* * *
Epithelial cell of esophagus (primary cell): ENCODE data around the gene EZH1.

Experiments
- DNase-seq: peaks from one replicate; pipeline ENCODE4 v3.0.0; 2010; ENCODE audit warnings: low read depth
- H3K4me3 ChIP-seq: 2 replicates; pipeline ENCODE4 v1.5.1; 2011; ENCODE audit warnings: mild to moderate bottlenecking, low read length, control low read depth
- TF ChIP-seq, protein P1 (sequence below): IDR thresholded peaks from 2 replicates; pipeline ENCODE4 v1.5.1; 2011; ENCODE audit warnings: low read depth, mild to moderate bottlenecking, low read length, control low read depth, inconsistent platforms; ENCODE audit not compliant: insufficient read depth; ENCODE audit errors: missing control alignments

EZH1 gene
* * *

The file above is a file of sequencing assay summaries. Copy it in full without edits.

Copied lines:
Epithelial cell of esophagus (primary cell): ENCODE data around the gene EZH1.

Experiments
- DNase-seq: peaks from one replicate; pipeline ENCODE4 v3.0.0; 2010; ENCODE audit warnings: low read depth
- H3K4me3 ChIP-seq: 2 replicates; pipeline ENCODE4 v1.5.1; 2011; ENCODE audit warnings: mild to moderate bottlenecking, low read length, control low read depth
- TF ChIP-seq, protein P1 (sequence below): IDR thresholded peaks from 2 replicates; pipeline ENCODE4 v1.5.1; 2011; ENCODE audit warnings: low read depth, mild to moderate bottlenecking, low read length, control low read depth, inconsistent platforms; ENCODE audit not compliant: insufficient read depth; ENCODE audit errors: missing control alignments

EZH1 gene